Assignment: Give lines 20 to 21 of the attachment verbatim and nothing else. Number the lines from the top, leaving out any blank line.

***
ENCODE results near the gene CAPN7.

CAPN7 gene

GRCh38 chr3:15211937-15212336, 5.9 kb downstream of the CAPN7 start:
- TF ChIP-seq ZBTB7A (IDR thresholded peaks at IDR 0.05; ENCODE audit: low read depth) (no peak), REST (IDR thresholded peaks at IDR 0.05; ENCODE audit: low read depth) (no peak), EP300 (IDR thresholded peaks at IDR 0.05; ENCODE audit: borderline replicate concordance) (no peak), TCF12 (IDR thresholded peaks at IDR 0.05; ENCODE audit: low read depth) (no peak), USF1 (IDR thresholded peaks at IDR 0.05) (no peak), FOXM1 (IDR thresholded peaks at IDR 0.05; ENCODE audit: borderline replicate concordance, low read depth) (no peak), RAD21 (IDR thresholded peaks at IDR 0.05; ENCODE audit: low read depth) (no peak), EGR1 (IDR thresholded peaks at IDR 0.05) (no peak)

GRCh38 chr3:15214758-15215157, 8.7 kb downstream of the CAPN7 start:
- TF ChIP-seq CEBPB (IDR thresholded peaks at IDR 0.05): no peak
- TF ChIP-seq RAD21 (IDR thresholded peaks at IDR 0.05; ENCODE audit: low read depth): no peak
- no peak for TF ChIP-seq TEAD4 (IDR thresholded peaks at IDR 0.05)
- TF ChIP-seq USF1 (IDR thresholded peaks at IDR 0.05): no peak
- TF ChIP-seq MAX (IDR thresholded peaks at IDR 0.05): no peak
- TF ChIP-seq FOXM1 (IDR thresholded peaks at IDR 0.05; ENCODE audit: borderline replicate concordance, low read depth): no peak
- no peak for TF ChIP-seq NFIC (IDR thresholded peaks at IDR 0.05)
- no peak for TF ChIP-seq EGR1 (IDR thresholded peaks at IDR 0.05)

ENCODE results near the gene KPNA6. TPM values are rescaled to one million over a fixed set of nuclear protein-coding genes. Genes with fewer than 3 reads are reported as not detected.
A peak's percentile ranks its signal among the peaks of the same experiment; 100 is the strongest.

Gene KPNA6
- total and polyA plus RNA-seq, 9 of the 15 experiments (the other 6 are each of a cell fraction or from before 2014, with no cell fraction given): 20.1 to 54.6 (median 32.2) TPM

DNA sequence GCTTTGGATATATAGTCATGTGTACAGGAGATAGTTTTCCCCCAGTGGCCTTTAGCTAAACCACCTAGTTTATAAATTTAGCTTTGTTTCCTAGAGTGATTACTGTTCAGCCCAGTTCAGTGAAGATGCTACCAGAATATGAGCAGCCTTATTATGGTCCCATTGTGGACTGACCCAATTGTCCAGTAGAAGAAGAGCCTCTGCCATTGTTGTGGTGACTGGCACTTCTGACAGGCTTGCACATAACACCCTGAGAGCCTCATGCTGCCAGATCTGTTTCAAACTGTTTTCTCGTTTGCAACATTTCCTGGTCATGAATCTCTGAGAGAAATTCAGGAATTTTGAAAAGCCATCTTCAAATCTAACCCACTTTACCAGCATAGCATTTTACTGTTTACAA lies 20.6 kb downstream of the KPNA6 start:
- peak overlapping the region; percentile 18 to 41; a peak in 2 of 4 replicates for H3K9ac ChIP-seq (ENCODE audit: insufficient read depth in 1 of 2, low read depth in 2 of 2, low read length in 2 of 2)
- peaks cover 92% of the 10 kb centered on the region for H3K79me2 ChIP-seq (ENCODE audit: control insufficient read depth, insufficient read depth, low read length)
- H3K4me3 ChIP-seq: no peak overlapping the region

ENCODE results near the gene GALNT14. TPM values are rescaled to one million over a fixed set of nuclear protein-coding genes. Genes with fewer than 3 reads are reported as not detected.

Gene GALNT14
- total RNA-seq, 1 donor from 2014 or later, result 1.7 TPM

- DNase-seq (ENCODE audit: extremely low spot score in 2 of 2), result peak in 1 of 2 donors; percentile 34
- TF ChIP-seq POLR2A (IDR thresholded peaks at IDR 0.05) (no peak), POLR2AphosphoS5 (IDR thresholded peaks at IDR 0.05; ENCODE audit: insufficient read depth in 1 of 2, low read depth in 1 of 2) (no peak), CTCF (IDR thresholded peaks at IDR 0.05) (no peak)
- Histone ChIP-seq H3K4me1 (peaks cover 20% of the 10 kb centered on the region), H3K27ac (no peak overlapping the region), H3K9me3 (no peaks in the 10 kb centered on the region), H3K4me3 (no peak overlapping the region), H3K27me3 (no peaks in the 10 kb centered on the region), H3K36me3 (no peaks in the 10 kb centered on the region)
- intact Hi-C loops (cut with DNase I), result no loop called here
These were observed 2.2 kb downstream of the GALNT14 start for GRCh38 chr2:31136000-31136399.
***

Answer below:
- peaks cover 92% of the 10 kb centered on the region for H3K79me2 ChIP-seq (ENCODE audit: control insufficient read depth, insufficient read depth, low read length)
- H3K4me3 ChIP-seq: no peak overlapping the region